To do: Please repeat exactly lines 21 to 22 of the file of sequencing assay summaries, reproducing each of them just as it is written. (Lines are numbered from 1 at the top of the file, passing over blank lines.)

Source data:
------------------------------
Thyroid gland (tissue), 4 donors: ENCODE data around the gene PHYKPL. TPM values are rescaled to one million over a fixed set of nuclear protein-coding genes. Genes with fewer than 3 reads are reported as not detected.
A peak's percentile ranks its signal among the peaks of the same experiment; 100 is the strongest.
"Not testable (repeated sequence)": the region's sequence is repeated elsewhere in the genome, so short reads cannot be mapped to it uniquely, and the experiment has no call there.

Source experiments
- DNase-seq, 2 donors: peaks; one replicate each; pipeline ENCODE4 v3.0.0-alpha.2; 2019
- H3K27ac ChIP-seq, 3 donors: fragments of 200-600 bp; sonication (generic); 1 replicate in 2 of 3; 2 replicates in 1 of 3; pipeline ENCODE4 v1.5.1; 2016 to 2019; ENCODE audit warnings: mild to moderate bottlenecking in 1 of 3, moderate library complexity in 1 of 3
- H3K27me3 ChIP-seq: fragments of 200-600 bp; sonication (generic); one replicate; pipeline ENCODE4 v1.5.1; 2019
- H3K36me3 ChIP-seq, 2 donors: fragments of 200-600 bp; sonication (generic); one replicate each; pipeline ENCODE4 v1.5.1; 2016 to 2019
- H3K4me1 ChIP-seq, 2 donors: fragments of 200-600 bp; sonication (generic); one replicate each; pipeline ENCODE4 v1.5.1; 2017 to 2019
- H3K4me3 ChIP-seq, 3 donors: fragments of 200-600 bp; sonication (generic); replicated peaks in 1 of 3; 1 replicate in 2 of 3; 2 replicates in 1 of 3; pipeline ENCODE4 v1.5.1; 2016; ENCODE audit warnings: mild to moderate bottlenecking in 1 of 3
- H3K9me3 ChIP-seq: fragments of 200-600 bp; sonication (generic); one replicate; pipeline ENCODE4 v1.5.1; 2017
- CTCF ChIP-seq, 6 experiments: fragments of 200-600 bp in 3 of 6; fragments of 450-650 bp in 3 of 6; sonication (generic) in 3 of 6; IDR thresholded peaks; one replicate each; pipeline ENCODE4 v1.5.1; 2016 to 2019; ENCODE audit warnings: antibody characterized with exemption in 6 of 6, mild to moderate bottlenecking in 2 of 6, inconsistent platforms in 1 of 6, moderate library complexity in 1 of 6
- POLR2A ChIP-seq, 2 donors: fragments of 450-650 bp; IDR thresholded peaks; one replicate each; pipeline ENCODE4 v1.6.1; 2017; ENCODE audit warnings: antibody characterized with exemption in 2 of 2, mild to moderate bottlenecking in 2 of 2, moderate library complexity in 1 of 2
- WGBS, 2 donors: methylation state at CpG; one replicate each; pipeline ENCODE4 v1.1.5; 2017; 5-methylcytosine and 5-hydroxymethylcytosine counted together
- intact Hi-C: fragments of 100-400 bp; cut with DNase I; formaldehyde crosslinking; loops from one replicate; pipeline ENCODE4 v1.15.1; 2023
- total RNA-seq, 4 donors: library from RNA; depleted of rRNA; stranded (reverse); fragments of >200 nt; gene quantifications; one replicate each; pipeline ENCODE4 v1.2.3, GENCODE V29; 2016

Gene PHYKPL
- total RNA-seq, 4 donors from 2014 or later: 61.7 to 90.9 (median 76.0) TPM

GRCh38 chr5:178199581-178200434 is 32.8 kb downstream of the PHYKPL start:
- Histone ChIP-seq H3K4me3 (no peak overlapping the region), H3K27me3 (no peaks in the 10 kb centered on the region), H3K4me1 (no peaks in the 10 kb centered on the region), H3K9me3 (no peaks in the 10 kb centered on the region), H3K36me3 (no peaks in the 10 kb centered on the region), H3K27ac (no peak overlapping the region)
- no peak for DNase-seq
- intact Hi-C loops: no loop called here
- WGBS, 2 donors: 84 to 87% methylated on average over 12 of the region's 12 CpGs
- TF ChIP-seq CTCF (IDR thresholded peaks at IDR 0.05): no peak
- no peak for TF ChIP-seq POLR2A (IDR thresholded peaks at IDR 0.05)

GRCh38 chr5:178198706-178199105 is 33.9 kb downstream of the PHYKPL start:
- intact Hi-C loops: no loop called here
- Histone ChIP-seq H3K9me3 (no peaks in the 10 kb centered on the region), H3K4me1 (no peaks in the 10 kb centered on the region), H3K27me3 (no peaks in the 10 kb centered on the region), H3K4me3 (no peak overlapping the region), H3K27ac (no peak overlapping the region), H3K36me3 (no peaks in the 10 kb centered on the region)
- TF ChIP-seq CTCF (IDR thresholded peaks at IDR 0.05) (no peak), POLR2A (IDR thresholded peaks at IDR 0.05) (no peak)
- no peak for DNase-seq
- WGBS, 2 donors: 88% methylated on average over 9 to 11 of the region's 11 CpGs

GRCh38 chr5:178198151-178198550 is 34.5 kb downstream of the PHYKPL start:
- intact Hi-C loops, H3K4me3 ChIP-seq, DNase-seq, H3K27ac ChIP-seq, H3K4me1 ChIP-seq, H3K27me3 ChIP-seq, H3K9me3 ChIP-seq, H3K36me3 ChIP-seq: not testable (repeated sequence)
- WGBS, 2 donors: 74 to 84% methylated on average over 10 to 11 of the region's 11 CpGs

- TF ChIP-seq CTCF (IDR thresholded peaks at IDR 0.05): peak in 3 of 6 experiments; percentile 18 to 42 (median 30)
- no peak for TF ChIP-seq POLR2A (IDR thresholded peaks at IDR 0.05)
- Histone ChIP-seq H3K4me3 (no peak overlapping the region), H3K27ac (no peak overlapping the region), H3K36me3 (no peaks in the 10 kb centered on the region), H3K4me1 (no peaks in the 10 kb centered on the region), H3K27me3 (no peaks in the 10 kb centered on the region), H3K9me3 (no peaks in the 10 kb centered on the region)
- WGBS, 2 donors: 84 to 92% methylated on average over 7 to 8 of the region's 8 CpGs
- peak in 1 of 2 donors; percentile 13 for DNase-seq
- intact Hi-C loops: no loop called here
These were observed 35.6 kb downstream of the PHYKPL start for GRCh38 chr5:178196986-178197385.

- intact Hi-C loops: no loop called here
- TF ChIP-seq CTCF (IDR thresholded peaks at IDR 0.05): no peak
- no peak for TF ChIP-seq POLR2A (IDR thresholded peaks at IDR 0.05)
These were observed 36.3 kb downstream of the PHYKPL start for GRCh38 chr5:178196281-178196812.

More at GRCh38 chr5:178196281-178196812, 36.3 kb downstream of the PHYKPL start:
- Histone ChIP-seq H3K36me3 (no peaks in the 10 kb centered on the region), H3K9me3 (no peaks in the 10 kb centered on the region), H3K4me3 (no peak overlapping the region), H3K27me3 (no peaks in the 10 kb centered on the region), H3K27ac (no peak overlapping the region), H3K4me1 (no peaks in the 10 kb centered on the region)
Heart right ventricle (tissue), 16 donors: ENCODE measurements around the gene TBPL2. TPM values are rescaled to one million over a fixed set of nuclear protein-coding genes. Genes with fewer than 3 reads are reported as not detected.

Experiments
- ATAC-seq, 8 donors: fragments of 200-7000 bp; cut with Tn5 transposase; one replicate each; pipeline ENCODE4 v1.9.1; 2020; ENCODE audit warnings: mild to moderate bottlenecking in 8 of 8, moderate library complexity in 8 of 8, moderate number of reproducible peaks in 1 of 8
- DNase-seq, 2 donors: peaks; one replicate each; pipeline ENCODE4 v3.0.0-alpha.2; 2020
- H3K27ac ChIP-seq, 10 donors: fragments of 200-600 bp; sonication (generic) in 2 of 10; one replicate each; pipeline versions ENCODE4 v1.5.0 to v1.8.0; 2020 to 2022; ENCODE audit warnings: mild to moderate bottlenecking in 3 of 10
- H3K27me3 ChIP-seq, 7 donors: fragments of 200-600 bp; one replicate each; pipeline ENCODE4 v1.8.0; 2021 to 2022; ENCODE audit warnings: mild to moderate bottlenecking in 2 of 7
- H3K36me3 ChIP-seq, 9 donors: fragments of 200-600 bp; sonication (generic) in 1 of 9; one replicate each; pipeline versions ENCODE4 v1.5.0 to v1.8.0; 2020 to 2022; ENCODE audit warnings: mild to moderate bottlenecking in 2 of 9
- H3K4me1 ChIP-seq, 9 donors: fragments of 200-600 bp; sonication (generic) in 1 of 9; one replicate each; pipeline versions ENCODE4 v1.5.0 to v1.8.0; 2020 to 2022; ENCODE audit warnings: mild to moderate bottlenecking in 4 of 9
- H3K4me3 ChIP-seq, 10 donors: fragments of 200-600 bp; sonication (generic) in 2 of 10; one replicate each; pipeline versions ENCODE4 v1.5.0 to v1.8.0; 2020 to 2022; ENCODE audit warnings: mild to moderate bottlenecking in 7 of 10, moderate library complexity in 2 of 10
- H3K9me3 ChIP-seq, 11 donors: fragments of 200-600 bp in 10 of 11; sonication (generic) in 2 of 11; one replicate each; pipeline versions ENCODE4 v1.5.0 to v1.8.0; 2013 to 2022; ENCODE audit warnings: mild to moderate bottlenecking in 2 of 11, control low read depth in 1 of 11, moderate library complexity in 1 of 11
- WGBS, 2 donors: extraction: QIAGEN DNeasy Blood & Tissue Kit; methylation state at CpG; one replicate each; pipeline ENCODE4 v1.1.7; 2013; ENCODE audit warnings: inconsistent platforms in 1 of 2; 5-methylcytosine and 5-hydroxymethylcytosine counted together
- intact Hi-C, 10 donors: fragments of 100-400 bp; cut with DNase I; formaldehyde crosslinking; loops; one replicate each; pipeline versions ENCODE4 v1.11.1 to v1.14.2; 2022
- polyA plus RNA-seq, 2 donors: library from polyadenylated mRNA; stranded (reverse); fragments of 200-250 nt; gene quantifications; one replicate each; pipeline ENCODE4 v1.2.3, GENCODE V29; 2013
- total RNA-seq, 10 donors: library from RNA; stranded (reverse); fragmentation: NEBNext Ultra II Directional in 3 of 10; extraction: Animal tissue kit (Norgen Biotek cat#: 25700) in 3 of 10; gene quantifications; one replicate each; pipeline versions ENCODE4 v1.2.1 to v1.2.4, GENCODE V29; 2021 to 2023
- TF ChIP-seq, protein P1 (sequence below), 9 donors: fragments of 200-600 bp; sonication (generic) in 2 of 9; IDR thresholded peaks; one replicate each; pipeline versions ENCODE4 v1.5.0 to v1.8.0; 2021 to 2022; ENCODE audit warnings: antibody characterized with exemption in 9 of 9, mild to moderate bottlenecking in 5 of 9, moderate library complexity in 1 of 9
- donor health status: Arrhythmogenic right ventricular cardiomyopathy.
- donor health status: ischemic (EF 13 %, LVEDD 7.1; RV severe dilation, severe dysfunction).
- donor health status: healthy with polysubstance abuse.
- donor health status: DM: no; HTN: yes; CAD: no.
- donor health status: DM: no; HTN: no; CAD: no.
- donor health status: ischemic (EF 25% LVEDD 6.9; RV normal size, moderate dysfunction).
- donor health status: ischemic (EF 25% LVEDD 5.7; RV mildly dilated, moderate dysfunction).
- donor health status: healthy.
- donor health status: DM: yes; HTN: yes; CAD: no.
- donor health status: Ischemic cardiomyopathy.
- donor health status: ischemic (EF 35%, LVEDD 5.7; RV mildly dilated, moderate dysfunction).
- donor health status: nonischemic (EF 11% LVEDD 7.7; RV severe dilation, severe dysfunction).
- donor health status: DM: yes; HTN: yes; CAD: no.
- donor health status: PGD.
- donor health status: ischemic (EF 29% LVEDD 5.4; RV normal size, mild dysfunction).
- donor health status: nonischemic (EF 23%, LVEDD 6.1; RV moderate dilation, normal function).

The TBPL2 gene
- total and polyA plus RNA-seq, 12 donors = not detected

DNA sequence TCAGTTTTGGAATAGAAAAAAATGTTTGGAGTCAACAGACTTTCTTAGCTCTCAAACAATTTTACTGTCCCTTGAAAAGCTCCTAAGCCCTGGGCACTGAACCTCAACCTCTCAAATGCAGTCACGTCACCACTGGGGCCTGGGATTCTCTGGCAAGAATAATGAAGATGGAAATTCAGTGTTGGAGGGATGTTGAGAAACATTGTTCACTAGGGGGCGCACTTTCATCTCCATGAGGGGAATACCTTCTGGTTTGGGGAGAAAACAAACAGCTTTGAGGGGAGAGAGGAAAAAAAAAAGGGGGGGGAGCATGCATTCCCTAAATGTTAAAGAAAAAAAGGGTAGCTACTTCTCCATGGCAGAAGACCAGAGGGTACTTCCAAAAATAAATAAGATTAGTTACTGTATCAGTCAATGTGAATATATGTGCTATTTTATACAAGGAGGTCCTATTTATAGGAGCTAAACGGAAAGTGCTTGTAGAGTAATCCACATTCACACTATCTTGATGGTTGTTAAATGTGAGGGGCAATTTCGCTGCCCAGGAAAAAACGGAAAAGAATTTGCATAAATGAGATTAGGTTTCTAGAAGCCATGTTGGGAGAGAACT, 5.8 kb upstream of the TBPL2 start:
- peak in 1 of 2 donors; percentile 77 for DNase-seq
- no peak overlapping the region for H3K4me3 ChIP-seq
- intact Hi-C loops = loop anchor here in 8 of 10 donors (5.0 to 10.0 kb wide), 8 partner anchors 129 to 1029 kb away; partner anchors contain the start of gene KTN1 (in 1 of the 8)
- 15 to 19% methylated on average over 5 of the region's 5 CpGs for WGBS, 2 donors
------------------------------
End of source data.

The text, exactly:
- no peak for DNase-seq
- intact Hi-C loops: no loop called here